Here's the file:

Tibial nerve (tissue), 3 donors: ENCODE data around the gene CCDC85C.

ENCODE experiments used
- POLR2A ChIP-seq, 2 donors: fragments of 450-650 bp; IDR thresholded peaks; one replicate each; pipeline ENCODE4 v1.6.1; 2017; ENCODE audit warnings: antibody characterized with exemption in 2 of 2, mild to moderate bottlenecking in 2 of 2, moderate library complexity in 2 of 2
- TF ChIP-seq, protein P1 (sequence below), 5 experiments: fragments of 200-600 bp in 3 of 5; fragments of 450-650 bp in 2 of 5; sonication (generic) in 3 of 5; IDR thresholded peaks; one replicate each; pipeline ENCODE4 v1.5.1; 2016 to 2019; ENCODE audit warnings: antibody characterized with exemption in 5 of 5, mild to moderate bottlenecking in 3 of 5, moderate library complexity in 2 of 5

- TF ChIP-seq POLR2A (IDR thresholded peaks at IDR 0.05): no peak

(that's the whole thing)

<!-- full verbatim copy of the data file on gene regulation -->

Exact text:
Tibial nerve (tissue), 3 donors: ENCODE data around the gene CCDC85C.

ENCODE experiments used
- POLR2A ChIP-seq, 2 donors: fragments of 450-650 bp; IDR thresholded peaks; one replicate each; pipeline ENCODE4 v1.6.1; 2017; ENCODE audit warnings: antibody characterized with exemption in 2 of 2, mild to moderate bottlenecking in 2 of 2, moderate library complexity in 2 of 2
- TF ChIP-seq, protein P1 (sequence below), 5 experiments: fragments of 200-600 bp in 3 of 5; fragments of 450-650 bp in 2 of 5; sonication (generic) in 3 of 5; IDR thresholded peaks; one replicate each; pipeline ENCODE4 v1.5.1; 2016 to 2019; ENCODE audit warnings: antibody characterized with exemption in 5 of 5, mild to moderate bottlenecking in 3 of 5, moderate library complexity in 2 of 5

- TF ChIP-seq POLR2A (IDR thresholded peaks at IDR 0.05): no peak